Case Study: A Nice to Have Extra Becomes a Core Teaching and Learning Resource

Mount Grace School

GCSE Learning and Revision

Overview

When James McAleese joined Mount Grace School as Assistant Head in 2015 his challenge was to embed digital learning across the school. Having regularly used GCSEPod at his previous school he knew that the resource could play a huge part in the digital transformation of the school.

The results

“GCSEPod has become a cross curriculum resource which every student has access to and is proactively encouraged to use both independently and to complete assigned tasks. Those who use it the most, benefit the greatest and I believe it is no coincidence that the highest using departments saw the biggest progress in last summer’s exams.”

James McAleese, Assistant Head

When James McAleese joined Mount Grace School as Assistant Head in 2015 his challenge was to embed digital learning across the school. Having regularly used GCSEPod at his previous school he knew that the resource could play a huge part in the digital transformation of the school.

However, faced with increasing budget constraints, James needed to think creatively; he decided to ask parents to try and meet the cost. So confident was he in the power of digital learning, he approached the then Year 11 parents to ask them to contribute towards the cost of a digital support package which included GCSEPod at the forefront together with Learners’ Cloud.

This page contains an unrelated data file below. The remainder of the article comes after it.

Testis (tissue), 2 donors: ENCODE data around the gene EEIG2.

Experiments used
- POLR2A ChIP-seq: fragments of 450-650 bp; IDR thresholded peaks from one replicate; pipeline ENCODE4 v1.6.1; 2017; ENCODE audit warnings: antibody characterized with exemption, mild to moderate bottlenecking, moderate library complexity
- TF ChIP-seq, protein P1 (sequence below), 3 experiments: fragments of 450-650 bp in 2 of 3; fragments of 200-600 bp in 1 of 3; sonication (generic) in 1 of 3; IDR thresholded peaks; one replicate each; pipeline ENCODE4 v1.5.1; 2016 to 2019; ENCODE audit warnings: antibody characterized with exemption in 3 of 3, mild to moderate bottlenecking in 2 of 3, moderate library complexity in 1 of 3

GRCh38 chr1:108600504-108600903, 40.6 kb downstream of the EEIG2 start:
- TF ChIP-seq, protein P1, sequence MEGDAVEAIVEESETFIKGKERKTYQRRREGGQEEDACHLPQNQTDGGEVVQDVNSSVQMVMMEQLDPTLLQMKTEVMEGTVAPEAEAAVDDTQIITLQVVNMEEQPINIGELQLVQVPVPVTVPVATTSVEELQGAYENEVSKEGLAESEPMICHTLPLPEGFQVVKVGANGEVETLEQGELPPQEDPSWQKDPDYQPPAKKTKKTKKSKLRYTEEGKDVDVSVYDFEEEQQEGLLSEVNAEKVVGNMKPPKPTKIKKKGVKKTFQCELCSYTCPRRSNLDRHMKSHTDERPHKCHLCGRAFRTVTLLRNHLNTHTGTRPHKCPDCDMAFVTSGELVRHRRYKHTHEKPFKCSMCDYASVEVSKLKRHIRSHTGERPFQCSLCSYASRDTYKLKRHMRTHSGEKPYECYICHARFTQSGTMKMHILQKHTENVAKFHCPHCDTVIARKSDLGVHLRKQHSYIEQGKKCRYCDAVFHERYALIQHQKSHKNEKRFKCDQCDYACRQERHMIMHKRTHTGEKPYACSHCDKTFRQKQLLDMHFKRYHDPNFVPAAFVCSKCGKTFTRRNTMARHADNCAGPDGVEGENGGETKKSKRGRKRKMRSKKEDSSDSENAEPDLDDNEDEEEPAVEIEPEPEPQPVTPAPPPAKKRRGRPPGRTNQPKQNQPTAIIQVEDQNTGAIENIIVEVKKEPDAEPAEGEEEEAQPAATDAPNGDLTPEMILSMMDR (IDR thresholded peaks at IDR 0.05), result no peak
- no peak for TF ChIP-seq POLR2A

“Roughly speaking it worked out about £10 per year per student, so I put it to the parents that for only £10 they could have a huge impact on their children’s results and transform the way in which they learn,” said James. “We set up Wisepay and were over the moon with how many parents could see the potential of digital learning for their children, who consume content in a very different way to days gone by.”

Having enlisted some financial and emotional support of parents, James knew his plan must work. He said: “I would live or die by the roll out, so I knew we had to ensure we gave every student and indeed staff member the opportunity to engage fully with the resource.”

James set up sessions within the resource centre where he personally helped students and staff to log on to GCSEPod. Once students were logged on, they needed very little in the way of support as the content is intuitive and accessed in a similar way to some of the most popular social apps.

However, James knew that for GCSEPod to become really entrenched in to school life, he needed to get the staff on board too. He held briefing sessions with the whole staff and then smaller follow up groups to demonstrate how GCSEPod can be used in the classroom, used to set assignments, how they can create playlists to focus on specific topics and basically how GCSEPod could successfully be rooted in to schemes of work.